October 20, 2007 at 5:36 pm #1139
Photograph timepieces large and small.October 20, 2007 at 7:26 pm #13933staplermofoParticipant
Do sundials count?October 20, 2007 at 7:40 pm #13934
I hope so. They’re timepieces.October 20, 2007 at 11:08 pm #13935corsec67Participant
Does anything that measures time count, or just things that tell the time of day?
(For example, a kitchen timer or choronograph)October 20, 2007 at 11:46 pm #13936FlavivirusParticipant
Anything that measures time would be acceptable, I would think. Lots of possibilities.November 8, 2007 at 12:45 am #13937MorningbreathParticipant
wow, I screwed up. I thought tonight’s contest was curves.November 8, 2007 at 12:59 am #13938
crap, that’s probably my fault for messing up the Boobies posting schedule. Sorry about that 🙁November 8, 2007 at 1:07 am #13939November 8, 2007 at 4:32 pm #13940schneeParticipant
U-man had asked what I meant when I said I “hi-keyed” the watch images to get it to look more like platinum. I don’t know if “hi-key” can be “verbed”, but basically, I over-exposed the image to wash out any non-white colors. That gives the metal a silvery look. I did the same sort of thing to the erasers that I took for the “Everything for a Dollar” theme.
Here is a sampling of the images I took for this theme, with the exposure information (ISO 400 for all)
I chose the 2nd from the bottom for display. In the top three, one can see a little bit of red in the shadow behind the watch – that came from the light being reflected from the eraser I used to prop-up the watch (a LEGO assisted as well). As I cranked up the exposure (pushing the histogram to the right), that red got washed out. The middle image (f/10 @1/200) is pretty close to how my eye sees the watch in most viewing conditions. I had considered the bottom image, but ultimately decided it was too abstract. I was really attracted to the completely washed out background and my next attempt along these lines will be to get a completely white background with a well-exposed subject. I may need to throw some direct light at the background to do that.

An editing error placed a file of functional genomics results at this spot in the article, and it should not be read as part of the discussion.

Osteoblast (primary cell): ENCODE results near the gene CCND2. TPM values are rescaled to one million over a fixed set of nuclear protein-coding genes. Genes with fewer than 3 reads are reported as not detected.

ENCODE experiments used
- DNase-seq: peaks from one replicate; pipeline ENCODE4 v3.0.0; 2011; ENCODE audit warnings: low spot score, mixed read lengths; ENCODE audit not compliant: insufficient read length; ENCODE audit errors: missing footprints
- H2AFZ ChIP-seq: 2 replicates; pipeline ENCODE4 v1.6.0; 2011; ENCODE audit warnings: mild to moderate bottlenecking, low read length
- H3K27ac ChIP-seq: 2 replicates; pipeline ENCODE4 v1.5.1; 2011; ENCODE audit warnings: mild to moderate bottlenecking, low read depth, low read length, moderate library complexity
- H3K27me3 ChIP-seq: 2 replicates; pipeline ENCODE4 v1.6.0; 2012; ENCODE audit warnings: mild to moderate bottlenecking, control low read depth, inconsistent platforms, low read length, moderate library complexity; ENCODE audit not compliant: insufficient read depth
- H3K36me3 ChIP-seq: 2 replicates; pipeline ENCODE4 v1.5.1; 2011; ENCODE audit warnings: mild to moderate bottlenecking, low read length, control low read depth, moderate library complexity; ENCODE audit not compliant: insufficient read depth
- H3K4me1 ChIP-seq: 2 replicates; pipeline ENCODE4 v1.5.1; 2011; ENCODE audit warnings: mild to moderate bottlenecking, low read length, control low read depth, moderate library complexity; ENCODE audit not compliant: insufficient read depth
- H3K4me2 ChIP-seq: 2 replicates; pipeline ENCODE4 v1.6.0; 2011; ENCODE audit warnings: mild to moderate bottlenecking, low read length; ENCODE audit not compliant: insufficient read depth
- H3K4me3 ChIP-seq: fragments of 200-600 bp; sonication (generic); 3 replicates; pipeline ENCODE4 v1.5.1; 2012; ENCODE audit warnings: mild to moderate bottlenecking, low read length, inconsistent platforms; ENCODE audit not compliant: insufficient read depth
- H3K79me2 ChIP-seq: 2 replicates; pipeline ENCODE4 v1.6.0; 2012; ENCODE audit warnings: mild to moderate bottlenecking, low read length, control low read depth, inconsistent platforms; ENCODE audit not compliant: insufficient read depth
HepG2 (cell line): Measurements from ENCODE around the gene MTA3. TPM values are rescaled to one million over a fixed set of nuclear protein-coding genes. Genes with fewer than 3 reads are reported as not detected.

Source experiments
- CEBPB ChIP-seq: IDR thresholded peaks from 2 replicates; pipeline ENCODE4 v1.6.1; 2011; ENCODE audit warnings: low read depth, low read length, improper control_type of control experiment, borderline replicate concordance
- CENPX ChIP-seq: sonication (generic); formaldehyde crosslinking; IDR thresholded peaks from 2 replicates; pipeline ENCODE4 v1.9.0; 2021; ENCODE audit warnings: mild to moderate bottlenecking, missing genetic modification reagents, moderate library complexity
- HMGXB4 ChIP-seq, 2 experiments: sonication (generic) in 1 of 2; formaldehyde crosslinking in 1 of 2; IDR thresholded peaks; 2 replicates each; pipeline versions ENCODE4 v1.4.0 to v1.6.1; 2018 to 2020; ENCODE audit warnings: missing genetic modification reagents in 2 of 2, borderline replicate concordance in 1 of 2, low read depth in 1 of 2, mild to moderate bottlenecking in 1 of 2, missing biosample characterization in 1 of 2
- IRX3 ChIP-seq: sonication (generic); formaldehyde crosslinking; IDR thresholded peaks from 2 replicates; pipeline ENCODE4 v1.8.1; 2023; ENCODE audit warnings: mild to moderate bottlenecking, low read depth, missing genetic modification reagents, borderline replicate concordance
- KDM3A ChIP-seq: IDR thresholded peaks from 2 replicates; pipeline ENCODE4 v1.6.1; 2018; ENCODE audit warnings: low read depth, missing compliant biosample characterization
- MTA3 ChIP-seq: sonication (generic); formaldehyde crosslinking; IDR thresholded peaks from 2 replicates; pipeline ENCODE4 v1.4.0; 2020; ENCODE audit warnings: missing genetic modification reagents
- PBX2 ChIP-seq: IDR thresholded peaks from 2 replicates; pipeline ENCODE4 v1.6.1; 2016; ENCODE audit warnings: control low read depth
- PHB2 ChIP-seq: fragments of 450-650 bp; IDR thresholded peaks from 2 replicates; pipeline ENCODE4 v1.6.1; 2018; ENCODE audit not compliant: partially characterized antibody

This set-up had the main light coming in from camera-left and slightly behind the subject. Camera-right was a piece of paper used as a reflector to illuminate the watch dial. The paper is reflected in the dial and appears as a curved white swath along the right edge.
My macro “studio” is about to get hacked up a bit – I need a light port to camera right, and I need better flexibility of the light positioning to camera left.November 9, 2007 at 3:19 pm #13941
Thanks for the mini-tutorial, schnee. I loved this entry 🙂
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